Dan spoke about the importance of all major stakeholders agreeing a plan of action that mobilises resources, support and training and a shared goal if a place-based approach is to be successful. In Children First areas stakeholders have focussed on leadership, collaboration between those involved, and a commitment to action from all levels of government.
Sarah Melkevik, the Children’s Policy Manager in the Welsh Government, talked about the multi-agency approach the five Children First areas are taking in their approach. She was joined by the head teacher of Millbrook Primary, Lindsey Watkins, and they both shared their reflections on the early challenges and successes of these programmes.
Speaking about her first-hand experience in the Newport Children First pilot, Lindsey explained how important the right partnerships, collaboration, and a shared vision are within the community if place-based, child-centred programmes are to work.
Former teacher and PhD researcher Victoria Hirst shared her work at Manchester University on “tackling educational disadvantage through an innovative cradle-to-career school design”. Victoria spoke about how she is examining the challenges and opportunities of the Reach Children’s Hub based at the Reach Academy Feltham.
Dr Sarah Pearson from the Centre for Regional Economic and Social Research at Sheffield Hallam University spoke in the afternoon about what stakeholders and researchers are looking for when they make sure place-based approaches can mitigate the impacts of poverty for families.
She emphasised the need to constantly evaluate what works for such approaches to see how place-based approaches are making a difference for individuals, families, and communities. Sarah reminded everyone how complex the process of improving outcomes for children and families is and that it necessitates a range of research methods and evidence.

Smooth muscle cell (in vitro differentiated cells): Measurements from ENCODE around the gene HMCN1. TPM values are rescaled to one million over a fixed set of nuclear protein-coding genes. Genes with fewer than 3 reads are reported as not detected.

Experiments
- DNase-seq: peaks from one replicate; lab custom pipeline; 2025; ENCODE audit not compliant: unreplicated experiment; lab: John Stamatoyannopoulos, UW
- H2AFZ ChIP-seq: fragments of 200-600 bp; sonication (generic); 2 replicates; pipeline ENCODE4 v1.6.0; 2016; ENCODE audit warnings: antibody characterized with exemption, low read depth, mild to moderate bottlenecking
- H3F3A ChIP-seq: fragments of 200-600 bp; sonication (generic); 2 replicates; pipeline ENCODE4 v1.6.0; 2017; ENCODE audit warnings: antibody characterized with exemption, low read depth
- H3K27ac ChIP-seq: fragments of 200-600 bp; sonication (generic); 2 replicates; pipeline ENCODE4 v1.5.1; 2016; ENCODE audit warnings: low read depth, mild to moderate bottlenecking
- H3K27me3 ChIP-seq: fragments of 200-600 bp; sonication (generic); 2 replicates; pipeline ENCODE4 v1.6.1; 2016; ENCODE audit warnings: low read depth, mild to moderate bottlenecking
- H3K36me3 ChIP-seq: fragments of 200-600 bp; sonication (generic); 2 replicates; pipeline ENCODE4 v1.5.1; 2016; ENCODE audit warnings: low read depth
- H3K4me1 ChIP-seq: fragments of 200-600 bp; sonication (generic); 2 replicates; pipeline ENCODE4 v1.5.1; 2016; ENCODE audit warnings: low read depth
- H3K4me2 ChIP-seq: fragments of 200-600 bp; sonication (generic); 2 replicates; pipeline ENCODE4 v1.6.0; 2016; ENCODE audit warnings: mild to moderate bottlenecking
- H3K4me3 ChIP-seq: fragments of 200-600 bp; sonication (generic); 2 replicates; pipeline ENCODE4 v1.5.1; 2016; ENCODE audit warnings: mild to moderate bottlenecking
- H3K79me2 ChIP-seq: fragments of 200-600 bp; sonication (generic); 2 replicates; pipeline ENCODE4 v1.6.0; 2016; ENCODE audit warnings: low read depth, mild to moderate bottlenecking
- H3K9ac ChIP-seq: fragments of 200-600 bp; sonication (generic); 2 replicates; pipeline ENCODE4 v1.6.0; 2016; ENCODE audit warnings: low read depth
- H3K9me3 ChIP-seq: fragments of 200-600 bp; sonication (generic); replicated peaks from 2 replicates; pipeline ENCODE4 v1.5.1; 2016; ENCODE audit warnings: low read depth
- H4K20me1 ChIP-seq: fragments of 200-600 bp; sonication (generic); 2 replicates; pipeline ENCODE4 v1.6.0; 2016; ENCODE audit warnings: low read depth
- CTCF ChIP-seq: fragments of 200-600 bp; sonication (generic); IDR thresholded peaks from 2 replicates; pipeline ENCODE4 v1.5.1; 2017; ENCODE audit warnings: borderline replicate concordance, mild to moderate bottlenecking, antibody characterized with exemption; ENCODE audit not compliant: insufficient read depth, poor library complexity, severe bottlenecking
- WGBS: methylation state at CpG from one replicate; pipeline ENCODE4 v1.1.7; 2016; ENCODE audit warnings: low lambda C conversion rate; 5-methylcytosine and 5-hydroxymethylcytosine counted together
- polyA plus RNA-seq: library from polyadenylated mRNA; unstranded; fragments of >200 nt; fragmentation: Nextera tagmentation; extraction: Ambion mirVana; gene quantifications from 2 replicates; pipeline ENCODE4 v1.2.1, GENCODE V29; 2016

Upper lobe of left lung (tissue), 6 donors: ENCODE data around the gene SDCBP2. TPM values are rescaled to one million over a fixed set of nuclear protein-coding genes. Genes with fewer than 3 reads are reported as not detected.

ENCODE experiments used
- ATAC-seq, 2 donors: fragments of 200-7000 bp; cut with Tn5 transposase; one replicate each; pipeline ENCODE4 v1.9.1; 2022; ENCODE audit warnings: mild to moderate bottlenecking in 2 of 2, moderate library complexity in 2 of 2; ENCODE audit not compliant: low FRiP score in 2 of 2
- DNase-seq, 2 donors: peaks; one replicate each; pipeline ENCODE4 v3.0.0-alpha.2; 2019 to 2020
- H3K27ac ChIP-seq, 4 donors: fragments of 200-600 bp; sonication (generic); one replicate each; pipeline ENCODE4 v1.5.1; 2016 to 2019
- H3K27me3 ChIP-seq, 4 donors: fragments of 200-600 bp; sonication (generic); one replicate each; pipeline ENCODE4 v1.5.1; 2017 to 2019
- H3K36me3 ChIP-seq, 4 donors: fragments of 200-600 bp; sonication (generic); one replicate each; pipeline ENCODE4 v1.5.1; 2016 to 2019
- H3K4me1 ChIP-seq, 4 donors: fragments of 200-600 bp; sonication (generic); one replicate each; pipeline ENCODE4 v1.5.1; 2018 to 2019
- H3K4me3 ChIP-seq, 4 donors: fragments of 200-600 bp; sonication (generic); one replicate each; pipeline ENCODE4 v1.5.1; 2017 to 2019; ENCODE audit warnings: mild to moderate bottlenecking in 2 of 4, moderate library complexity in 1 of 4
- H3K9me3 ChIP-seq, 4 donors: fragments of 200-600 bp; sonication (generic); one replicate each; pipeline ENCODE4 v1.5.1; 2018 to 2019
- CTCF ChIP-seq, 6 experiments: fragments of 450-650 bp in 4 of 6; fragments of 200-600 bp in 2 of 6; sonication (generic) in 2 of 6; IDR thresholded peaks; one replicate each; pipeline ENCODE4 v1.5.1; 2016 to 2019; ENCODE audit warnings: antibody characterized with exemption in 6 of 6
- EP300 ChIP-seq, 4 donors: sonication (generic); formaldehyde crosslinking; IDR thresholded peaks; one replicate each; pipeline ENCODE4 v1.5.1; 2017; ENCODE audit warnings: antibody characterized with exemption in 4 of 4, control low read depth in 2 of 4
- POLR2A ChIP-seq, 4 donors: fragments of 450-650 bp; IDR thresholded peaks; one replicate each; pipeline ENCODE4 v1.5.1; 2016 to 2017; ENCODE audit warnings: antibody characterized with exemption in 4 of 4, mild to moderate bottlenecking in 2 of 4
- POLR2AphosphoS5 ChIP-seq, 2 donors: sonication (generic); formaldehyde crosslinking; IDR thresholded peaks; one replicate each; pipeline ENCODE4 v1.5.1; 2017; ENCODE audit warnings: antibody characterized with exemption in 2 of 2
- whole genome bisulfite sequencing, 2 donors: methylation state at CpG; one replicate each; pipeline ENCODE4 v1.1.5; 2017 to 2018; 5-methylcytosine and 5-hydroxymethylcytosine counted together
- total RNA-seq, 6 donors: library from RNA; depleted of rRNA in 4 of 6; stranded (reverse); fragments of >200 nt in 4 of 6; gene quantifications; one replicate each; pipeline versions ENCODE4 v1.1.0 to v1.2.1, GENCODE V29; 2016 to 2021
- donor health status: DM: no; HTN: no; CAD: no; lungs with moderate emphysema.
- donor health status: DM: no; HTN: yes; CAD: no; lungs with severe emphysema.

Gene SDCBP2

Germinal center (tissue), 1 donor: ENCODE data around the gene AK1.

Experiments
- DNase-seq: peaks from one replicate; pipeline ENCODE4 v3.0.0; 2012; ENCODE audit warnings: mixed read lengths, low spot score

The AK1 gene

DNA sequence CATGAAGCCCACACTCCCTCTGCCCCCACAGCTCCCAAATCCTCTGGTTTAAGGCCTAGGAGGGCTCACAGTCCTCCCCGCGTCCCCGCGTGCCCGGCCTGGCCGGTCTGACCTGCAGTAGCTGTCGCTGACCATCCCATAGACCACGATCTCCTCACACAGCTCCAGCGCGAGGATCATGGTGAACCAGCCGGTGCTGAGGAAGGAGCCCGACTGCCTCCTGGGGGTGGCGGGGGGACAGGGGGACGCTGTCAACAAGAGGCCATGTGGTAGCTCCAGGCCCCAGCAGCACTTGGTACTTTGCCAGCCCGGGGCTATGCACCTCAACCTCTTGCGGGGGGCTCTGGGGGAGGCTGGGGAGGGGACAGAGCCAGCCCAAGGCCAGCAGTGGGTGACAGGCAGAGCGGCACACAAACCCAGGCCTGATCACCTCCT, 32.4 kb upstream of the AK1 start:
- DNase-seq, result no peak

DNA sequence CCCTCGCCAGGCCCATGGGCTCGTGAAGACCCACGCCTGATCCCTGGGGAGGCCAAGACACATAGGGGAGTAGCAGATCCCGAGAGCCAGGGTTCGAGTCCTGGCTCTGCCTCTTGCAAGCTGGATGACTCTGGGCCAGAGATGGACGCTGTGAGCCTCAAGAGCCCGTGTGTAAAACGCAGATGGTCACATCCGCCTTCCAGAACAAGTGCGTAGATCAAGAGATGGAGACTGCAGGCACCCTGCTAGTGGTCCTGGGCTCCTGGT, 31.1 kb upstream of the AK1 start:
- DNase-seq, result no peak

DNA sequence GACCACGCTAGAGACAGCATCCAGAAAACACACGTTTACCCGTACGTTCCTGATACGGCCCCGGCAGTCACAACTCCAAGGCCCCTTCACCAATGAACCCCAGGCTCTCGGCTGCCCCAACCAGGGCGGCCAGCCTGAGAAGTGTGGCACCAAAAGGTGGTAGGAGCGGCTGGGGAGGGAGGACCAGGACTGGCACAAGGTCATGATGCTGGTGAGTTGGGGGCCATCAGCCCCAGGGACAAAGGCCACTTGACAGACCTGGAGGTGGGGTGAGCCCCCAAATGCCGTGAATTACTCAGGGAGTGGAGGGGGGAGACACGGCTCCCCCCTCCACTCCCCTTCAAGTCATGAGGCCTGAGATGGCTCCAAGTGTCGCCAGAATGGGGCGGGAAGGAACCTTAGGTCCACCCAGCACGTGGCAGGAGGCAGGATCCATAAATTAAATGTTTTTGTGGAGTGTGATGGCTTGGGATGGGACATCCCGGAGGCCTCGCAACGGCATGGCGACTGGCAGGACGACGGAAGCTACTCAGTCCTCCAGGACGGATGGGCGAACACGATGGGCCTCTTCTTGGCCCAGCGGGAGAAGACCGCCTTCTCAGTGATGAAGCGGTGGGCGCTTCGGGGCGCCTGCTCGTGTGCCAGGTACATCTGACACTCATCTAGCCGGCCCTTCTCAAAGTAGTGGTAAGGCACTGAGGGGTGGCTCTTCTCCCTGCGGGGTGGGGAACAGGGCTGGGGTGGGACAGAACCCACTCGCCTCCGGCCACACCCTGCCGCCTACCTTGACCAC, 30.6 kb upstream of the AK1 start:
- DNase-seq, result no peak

Jackie Redpath from the Greater Shankill Children and Young People Zone in Belfast shared a film about the work and ambitions of the Zone titled ‘A New Picture’. Evident from the film was a real sense of the commitment that goes into making the zone successful. Jackie spoke about the zone’s unique approach to helping each child succeed, which focussed on understanding the circumstances and needs of each and every child and supported them for as long as necessary.
At the heart of the zone is the ambition to work towards whole generational transformation and the promise to constantly try new ideas to address Shankill’s challenges at their root.
Dr Leeanne O’Hara from the Centre for Evidence and Social Innovation at Queen’s University in Belfast spoke to delegates about her work with partners undertaking place-based approaches in Northern Ireland. Leeanne shared clear evidence about the health and wellbeing benefits to children and young people that can be brought about through long-term commitment and improvements with communities.
The day ended on a high note when everyone at the conference broke into small groups to discuss their own questions and experiences. Professor Nick Watson, Chair of Disability Studies at the University of Glasgow and a professor in the Institute of Health & Wellbeing, closed the seminar thanking everyone for taking part and highlighting a shared sense of excitement for more collaborative opportunities to share learning in the future.
You can access a short report of the event and links to speaker slides here.